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Roadrunner Supercomputer Mimics Brain Function

Source: Dailytech

Los Alamos researchers are putting this power to work with a program dubbed PetaVision. The program was created to model neuron and synapse interaction in the visual cortex of the human brain. The brain uses over a billion neurons and trillions of synapses alone to process the visual information it receives and is one of the most complicated processes known to exist in grey matter.

Supercomputers like Roadrunner bring new possibilities for modeling human recognition systems, and the advances are not likely to stop there. In the past, computers have been unable to flawlessly perform cognitive tasks that the human brain does easily; tasks like picking out a face in a crowd, or detecting oncoming vehicles in traffic. Such a large step up in processing power may enable scientists to breech this difficult wall in mimicry.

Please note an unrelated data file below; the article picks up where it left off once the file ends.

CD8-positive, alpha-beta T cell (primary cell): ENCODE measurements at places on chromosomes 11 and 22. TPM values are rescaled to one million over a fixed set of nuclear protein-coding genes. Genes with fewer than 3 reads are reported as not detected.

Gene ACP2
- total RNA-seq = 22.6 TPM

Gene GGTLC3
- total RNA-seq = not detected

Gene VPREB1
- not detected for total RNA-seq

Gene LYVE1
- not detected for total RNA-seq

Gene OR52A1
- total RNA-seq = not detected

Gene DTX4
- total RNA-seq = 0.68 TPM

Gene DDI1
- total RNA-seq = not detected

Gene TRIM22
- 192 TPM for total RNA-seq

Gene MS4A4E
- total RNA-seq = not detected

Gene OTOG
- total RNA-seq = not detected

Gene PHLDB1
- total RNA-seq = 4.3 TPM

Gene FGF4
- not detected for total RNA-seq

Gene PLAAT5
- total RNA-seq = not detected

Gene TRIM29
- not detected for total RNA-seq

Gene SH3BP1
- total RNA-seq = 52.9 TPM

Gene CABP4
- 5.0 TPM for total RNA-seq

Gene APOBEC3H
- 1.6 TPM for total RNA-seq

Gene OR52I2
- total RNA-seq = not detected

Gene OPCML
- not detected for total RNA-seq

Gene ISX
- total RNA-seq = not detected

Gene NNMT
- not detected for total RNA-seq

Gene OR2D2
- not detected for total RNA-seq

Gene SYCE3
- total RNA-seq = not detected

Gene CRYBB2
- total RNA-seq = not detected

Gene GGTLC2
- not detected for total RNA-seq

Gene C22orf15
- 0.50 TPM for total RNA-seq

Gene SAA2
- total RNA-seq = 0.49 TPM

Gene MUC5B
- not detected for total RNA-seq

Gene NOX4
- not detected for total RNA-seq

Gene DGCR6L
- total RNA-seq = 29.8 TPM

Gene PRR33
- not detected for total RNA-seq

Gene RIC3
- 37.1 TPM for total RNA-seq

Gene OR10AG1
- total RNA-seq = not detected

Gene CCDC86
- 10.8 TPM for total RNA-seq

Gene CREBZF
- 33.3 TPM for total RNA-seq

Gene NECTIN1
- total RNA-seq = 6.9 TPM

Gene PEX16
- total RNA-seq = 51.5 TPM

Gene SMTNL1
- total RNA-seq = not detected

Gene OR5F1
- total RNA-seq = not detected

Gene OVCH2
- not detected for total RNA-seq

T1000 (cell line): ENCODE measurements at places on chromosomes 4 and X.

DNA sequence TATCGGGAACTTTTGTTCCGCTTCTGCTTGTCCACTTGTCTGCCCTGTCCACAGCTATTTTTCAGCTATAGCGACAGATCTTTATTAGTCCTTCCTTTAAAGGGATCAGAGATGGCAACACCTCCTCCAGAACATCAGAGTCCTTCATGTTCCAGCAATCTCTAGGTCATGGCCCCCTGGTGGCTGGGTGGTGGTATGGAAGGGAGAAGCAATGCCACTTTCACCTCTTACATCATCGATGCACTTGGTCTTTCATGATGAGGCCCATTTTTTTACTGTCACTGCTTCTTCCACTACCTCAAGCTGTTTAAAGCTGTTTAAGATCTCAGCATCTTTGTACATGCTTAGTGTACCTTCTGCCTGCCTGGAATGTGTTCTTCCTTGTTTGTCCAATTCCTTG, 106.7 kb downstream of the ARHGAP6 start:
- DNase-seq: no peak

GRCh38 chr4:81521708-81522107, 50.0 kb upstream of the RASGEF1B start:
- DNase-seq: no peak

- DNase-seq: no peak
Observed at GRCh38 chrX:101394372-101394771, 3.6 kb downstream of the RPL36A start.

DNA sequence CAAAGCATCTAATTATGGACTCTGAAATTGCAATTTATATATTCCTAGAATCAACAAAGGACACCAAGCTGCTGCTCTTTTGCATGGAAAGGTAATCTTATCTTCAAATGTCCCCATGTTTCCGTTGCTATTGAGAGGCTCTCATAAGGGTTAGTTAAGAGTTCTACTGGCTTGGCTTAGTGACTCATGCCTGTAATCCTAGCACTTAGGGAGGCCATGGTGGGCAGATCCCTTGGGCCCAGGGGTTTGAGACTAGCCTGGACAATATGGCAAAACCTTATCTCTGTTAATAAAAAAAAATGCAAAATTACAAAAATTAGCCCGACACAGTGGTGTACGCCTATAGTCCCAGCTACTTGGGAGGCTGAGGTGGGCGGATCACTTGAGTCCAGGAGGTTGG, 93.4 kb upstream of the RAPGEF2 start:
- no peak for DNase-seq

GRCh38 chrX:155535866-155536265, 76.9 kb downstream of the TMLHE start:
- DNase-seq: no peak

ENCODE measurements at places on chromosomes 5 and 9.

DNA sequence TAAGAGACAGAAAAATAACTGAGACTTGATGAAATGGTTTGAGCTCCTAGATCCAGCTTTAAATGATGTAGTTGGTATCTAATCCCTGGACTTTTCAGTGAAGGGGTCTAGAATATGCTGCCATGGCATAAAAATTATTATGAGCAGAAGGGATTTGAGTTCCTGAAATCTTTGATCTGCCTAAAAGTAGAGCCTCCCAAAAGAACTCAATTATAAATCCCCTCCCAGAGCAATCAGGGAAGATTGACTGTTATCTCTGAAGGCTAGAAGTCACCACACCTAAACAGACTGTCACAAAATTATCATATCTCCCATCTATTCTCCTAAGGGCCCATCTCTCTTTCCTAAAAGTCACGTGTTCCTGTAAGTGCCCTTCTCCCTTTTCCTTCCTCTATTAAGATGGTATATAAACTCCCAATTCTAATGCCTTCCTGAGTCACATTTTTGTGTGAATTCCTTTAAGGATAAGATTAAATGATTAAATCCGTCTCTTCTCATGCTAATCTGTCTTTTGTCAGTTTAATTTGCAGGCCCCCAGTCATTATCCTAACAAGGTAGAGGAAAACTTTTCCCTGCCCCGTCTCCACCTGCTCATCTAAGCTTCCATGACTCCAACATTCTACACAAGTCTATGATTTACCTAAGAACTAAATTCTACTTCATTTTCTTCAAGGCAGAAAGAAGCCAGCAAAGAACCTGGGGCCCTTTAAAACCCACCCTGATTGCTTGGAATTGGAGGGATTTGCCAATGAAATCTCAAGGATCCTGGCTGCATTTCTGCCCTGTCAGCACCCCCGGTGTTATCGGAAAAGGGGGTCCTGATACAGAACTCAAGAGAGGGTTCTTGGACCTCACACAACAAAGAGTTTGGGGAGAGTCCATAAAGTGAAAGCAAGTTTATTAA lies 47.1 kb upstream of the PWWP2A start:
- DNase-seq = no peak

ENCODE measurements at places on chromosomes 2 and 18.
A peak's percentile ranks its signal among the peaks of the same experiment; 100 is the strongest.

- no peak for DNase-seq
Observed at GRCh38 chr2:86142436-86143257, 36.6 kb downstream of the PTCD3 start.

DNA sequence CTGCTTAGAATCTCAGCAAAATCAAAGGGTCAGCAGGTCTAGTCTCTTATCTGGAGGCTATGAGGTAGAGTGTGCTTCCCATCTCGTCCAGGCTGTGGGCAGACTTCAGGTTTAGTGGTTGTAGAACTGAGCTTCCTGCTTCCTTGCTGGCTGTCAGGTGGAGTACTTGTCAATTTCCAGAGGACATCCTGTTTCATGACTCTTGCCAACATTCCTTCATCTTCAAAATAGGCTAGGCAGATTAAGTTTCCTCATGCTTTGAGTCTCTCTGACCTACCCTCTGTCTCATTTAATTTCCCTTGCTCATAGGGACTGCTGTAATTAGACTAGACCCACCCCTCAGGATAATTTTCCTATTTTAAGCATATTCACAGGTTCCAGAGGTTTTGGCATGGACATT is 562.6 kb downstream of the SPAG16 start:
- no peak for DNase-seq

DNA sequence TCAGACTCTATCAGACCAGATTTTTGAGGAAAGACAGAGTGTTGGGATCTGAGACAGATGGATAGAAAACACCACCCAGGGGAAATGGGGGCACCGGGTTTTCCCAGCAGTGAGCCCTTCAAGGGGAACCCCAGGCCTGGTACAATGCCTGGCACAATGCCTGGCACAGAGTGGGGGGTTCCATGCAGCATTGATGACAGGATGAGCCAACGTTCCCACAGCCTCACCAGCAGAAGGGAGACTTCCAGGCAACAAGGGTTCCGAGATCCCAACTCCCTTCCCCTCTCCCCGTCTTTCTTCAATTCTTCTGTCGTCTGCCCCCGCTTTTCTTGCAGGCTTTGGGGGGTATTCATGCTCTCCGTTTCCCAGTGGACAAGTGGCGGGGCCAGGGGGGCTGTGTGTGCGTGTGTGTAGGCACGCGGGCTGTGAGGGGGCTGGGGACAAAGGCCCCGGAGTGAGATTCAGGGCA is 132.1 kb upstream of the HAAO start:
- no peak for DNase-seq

The researchers used PetaVision to set a processing record with Roadrunner, spinning up to an astonishing 1.144 petaflop/s. “Just a week after formal introduction of the machine to the world, we are already doing computational tasks that existed only in the realm of imagination a year ago,” explains Terry Wallace, associate director for Science, Technology and Engineering at Los Alamos.

The supercomputer’s architecture is based on a hybrid node system. Each node contains two AMD Opteron dual-core and four PowerXCell 8i processers. The PowerXCell CPUs are derived from the same Cell processor used in the Sony Playstation 3 and act as computational accelerators for the Opterons.

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